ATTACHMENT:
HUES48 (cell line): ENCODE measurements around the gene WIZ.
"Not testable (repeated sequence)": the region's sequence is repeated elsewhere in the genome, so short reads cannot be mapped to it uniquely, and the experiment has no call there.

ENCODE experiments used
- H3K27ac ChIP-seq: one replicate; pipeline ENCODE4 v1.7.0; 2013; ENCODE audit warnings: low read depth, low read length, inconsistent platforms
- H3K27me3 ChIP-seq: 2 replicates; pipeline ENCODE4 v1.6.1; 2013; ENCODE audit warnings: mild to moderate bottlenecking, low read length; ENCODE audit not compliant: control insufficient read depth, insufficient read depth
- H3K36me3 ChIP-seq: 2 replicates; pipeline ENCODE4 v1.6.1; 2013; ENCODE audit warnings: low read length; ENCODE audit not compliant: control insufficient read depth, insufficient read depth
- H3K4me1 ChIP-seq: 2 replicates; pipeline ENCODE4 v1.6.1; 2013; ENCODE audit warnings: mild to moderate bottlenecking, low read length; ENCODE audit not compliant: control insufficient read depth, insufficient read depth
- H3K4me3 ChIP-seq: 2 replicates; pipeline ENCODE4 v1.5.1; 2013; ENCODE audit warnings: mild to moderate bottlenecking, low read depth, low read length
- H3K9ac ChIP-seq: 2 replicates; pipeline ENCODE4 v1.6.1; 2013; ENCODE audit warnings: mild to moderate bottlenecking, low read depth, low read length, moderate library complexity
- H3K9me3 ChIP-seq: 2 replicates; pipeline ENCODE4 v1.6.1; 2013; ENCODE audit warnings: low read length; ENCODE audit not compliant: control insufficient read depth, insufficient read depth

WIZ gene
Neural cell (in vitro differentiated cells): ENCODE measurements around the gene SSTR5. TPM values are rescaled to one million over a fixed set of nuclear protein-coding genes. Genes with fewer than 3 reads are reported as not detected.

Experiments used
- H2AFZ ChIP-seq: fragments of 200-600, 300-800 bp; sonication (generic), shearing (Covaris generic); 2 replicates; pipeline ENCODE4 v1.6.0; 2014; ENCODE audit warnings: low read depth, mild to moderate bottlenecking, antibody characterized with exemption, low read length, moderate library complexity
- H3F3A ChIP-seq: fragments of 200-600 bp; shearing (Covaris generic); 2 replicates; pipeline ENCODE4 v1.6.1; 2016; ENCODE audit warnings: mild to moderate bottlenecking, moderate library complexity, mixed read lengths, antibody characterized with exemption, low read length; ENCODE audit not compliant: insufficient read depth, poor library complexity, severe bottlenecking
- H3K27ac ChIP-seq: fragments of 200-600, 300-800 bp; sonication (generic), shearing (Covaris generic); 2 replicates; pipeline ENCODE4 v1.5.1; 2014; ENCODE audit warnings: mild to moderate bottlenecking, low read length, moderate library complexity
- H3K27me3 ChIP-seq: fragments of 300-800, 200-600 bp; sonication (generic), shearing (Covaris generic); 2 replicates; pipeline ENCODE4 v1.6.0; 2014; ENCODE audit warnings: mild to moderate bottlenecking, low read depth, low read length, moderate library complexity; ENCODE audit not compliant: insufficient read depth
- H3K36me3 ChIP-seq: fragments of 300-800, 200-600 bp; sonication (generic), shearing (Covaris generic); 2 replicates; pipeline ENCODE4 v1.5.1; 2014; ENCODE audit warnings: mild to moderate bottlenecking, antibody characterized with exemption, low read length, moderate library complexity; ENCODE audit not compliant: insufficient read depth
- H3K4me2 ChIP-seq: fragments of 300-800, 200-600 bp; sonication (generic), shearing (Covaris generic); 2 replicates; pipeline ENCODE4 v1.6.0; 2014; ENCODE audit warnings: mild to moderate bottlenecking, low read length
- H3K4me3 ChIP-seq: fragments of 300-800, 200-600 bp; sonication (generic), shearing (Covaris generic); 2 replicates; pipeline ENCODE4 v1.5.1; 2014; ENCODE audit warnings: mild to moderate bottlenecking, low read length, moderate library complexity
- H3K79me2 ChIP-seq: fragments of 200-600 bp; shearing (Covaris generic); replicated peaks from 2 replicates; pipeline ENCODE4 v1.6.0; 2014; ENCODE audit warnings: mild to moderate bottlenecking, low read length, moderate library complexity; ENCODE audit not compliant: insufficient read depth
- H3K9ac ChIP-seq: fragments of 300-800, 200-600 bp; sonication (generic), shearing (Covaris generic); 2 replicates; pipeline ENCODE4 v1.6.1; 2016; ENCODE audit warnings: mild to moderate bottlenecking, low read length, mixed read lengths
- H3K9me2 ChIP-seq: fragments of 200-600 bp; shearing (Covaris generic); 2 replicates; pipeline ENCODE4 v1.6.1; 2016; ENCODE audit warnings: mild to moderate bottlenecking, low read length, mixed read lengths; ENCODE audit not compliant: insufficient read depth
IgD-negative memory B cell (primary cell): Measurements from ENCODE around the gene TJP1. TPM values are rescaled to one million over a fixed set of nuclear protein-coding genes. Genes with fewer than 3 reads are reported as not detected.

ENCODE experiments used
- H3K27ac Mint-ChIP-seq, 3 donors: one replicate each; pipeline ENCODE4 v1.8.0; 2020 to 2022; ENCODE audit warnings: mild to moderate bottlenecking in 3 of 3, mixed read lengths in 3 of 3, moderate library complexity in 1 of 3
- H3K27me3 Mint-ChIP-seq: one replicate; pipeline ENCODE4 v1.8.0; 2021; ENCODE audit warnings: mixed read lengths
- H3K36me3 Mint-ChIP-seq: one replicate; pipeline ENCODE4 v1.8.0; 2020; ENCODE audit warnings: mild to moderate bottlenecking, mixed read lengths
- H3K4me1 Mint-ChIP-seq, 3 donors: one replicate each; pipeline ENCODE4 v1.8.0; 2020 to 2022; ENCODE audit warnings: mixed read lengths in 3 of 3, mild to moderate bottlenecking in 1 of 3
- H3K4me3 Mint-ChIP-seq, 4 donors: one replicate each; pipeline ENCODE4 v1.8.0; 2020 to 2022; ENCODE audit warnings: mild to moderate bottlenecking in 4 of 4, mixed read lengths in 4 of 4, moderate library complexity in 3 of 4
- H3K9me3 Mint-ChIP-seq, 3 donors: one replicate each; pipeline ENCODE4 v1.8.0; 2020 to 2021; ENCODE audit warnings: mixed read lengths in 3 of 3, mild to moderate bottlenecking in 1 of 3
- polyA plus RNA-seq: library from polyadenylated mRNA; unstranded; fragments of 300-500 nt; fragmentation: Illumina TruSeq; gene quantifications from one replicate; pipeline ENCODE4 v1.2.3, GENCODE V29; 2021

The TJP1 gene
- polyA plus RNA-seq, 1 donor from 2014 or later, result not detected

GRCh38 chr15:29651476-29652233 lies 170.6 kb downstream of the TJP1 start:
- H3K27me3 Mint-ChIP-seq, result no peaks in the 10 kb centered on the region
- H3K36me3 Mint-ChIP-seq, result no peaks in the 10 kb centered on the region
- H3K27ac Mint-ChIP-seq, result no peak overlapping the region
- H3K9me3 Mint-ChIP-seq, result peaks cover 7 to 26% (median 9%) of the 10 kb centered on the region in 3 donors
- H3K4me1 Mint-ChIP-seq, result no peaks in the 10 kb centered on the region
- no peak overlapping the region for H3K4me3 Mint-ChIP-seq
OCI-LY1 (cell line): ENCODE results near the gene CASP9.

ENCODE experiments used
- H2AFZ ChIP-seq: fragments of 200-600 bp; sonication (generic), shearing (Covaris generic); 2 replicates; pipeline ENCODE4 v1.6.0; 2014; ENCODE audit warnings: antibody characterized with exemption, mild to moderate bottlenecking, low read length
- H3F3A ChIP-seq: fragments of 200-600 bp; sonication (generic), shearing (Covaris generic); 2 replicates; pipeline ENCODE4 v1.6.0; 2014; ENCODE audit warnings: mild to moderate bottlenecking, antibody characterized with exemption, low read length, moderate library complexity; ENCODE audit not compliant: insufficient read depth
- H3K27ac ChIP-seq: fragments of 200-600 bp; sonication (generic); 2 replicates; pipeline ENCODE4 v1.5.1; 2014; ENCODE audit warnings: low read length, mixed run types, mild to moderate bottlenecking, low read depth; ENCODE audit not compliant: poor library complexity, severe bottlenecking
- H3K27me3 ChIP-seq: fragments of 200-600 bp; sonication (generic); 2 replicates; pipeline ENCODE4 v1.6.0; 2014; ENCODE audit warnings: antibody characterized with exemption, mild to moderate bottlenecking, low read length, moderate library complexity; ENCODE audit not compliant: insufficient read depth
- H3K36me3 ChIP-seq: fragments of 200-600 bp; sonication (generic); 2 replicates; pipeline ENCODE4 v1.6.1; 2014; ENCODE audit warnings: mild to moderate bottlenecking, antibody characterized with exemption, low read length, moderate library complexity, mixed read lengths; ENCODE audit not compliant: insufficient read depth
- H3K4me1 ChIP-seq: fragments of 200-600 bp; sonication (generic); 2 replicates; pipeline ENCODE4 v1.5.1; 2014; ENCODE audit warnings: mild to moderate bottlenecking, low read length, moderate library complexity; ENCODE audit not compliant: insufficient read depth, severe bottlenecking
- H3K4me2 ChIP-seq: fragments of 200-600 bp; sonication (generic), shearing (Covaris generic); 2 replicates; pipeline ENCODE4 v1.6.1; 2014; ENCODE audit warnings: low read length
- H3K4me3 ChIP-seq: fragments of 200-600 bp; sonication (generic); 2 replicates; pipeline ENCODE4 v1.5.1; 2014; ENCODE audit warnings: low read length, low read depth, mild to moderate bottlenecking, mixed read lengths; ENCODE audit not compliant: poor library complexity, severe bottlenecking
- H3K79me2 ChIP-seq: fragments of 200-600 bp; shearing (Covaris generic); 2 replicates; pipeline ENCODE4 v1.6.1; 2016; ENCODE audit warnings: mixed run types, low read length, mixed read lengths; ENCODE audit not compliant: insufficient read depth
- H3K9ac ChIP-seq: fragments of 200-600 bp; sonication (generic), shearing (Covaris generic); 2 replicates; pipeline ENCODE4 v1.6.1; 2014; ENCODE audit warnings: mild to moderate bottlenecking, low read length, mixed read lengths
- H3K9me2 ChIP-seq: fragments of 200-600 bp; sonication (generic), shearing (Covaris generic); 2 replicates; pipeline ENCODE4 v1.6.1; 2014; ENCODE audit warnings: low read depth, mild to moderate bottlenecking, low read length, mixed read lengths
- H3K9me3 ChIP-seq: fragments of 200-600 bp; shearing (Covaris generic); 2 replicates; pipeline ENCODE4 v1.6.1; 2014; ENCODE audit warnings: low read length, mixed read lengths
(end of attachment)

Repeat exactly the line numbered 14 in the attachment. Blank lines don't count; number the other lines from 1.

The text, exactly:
- H2AFZ ChIP-seq: fragments of 200-600, 300-800 bp; sonication (generic), shearing (Covaris generic); 2 replicates; pipeline ENCODE4 v1.6.0; 2014; ENCODE audit warnings: low read depth, mild to moderate bottlenecking, antibody characterized with exemption, low read length, moderate library complexity